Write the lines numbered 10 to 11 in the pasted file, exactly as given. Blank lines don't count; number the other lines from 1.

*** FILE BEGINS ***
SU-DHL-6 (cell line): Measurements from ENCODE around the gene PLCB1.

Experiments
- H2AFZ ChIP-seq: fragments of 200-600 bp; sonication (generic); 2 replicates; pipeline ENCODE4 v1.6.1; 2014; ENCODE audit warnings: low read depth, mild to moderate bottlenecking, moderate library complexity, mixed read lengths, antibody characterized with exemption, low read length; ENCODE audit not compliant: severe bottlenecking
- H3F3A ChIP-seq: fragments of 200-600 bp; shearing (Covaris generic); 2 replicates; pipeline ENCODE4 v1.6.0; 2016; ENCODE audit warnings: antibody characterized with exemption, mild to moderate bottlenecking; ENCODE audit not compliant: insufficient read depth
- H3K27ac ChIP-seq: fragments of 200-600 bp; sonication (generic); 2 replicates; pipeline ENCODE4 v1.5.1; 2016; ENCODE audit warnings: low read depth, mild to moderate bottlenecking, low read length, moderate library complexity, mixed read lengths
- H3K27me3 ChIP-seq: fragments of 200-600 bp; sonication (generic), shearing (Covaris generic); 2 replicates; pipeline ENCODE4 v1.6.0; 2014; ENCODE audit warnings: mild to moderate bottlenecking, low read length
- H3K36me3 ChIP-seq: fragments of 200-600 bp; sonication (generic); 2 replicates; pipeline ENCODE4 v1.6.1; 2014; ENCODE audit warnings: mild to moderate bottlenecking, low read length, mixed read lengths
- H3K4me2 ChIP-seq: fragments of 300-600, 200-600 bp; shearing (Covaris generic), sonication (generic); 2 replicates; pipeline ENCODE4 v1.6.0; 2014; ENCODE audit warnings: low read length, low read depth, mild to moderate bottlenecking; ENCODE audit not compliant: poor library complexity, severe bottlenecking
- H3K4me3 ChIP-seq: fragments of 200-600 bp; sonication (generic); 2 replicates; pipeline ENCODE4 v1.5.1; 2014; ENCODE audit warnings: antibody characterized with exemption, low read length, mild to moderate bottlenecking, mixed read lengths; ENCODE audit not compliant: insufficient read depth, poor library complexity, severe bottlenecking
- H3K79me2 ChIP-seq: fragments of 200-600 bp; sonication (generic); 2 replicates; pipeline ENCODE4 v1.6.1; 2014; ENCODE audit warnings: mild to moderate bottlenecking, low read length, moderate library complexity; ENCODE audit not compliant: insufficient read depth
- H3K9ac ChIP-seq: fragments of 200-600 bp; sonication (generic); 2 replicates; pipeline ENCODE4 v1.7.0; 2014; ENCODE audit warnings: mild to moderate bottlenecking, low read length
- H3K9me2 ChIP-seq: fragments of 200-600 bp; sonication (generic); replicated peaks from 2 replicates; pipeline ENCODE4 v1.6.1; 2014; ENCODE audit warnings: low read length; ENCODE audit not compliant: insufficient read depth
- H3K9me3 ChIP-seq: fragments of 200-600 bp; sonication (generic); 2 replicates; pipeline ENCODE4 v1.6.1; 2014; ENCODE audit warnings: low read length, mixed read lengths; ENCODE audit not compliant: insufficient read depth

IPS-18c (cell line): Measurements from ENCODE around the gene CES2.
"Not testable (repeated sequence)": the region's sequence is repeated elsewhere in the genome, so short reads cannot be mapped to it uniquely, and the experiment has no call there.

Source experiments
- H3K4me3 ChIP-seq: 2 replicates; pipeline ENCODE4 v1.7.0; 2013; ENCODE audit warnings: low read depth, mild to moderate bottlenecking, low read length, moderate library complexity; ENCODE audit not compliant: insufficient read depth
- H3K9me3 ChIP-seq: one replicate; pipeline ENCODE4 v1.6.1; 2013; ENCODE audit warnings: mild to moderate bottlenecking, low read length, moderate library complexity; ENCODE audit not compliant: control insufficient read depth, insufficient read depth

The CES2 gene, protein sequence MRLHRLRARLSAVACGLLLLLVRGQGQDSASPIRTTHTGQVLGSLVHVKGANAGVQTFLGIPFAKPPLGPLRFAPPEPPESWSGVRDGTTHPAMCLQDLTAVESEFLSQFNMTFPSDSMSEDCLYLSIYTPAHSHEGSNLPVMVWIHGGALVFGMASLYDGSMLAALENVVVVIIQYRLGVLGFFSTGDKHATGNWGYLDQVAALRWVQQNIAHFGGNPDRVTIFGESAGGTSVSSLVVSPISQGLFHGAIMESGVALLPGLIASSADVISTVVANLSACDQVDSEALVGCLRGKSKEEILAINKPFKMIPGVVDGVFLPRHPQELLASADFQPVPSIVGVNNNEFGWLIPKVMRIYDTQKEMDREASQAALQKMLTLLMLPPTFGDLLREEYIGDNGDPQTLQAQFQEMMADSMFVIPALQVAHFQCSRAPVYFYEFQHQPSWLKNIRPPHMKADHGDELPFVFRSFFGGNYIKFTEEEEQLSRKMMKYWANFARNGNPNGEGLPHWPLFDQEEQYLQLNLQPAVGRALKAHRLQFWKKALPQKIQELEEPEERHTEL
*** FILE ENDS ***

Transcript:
- H3K79me2 ChIP-seq: fragments of 200-600 bp; sonication (generic); 2 replicates; pipeline ENCODE4 v1.6.1; 2014; ENCODE audit warnings: mild to moderate bottlenecking, low read length, moderate library complexity; ENCODE audit not compliant: insufficient read depth
- H3K9ac ChIP-seq: fragments of 200-600 bp; sonication (generic); 2 replicates; pipeline ENCODE4 v1.7.0; 2014; ENCODE audit warnings: mild to moderate bottlenecking, low read length